A British Member of Parliament, who was in Zimbabwe last month, has urged British Prime Minister Theresa May not to rush to agree that elections in Zimbabwe, due at the end of this month, were free and fair.
Kate Hoey, who was in Zimbabwe with Conor Burns, said while in Zimbabwe they had been told that elections due on 30 July would not be genuinely free and fair.
“The constitution is not being adhered to, and the main opposition do not have a chance to reach the state media,” she said.
“Will the Prime Minister give an assurance that our government will not rush to agree that this is a free and fair election until we have seen that it really means change, not just for the election?”
May responded that while her government welcomed the elections, it urged all parties involved to pursue free, fair and peaceful elections because that is what the people of Zimbabwe deserve.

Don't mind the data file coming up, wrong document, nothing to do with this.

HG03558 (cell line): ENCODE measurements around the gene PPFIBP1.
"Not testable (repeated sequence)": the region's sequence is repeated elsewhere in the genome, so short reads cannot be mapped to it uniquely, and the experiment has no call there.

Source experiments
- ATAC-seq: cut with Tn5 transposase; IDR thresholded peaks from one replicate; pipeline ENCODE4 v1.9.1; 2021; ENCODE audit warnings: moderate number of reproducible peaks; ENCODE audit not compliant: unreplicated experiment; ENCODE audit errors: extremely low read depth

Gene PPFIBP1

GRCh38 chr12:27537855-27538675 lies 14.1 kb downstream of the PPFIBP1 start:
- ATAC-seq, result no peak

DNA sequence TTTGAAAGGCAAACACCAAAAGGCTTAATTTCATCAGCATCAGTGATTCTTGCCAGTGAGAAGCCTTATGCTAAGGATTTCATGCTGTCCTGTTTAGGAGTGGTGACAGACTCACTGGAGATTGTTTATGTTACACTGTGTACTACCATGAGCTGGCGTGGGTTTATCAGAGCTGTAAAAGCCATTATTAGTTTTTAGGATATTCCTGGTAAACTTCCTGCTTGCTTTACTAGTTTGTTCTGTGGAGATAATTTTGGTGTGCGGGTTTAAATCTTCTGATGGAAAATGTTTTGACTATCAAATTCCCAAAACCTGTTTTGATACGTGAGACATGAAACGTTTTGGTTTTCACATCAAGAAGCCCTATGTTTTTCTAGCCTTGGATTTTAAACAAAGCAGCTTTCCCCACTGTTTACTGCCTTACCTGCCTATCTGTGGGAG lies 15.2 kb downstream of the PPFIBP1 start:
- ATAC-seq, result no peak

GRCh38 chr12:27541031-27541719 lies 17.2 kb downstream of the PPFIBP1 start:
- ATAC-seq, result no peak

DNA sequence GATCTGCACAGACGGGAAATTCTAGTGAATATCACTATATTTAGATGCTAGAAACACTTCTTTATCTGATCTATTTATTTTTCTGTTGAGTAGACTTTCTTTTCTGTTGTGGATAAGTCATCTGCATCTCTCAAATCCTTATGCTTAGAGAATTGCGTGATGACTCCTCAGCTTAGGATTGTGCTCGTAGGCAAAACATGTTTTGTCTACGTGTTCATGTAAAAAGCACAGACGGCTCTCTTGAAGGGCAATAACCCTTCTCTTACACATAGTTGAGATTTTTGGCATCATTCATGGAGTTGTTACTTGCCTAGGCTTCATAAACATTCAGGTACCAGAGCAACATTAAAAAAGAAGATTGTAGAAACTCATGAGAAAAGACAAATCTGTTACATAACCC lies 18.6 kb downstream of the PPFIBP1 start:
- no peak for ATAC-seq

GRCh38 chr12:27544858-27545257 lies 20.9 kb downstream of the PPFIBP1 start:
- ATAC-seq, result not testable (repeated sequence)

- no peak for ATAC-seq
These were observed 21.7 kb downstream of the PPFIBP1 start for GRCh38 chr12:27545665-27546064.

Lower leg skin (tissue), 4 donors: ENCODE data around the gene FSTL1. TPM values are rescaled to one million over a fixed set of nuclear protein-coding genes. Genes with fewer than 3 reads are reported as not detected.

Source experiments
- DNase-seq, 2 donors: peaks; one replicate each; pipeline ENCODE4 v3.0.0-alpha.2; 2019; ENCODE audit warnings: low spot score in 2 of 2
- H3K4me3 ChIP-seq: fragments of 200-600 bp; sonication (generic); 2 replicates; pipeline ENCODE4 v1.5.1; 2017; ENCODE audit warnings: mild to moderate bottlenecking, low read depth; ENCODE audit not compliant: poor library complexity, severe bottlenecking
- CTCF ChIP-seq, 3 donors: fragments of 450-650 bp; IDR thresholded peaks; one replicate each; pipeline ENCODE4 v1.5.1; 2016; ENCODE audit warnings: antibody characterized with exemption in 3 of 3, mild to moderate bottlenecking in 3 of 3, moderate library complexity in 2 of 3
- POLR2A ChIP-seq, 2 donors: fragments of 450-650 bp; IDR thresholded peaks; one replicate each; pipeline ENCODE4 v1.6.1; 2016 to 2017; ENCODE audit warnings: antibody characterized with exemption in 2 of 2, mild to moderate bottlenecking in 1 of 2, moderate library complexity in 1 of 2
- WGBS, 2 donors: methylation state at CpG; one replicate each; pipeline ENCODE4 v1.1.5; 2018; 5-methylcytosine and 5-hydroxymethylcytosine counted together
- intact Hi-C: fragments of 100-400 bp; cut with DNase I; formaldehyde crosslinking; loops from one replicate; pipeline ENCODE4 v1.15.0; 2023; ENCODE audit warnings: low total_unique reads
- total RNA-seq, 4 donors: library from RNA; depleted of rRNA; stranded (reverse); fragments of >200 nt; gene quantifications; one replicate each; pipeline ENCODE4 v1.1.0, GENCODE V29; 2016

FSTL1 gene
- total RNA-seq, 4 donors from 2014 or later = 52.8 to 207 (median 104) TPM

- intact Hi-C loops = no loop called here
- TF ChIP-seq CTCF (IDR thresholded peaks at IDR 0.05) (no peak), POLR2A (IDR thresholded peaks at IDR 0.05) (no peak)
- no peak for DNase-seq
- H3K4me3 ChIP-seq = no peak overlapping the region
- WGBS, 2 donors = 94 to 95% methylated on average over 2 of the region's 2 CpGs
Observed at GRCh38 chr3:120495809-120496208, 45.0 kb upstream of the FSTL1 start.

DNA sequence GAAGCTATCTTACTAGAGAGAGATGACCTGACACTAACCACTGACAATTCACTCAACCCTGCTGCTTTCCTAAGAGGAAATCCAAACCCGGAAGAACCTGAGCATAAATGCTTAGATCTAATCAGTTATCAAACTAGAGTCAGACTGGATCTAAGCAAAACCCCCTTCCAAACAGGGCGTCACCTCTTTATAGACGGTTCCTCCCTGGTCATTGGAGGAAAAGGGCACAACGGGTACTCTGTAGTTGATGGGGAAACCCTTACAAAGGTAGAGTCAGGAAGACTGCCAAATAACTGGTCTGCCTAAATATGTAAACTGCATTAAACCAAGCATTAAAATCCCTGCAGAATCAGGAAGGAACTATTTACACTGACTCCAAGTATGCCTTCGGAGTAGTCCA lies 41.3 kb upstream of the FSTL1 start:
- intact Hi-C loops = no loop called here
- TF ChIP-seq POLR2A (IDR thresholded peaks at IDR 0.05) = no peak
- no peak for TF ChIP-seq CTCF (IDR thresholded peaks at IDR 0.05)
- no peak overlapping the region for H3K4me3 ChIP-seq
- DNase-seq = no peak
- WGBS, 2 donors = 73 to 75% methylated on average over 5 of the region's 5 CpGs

“We will certainly watch very carefully to see how those elections are conducted, and consider the conduct of those elections as appropriate,” she said.
“We have repeatedly said that if the Zimbabwean government can demonstrate commitment to political and economic reform the UK stands ready to do all that it can to support recovery, but that commitment is essential.”
Britain has been accused of having a soft spot for President Emmerson Mnangagwa and is likely to pass a clean bill on the elections so that Zimbabwe can re-engage with the international community.
The British government has already approved a $100 million business loan for Zimbabwe to be channeled through Standard Chartered Bank.
British academic and political commentator Stephen Chan said that Zimbabwe is having one of the cleanest elections in years.
The only dent was a grenade blast at White City Stadium in Bulawayo which narrowly missed Mnangagwa but he quickly dismissed the incident saying it will not stop the elections.
Main opposition leader Nelson Chamisa said the blast might lead to a clamp down on the opposition but nothing of the sort has happened so far.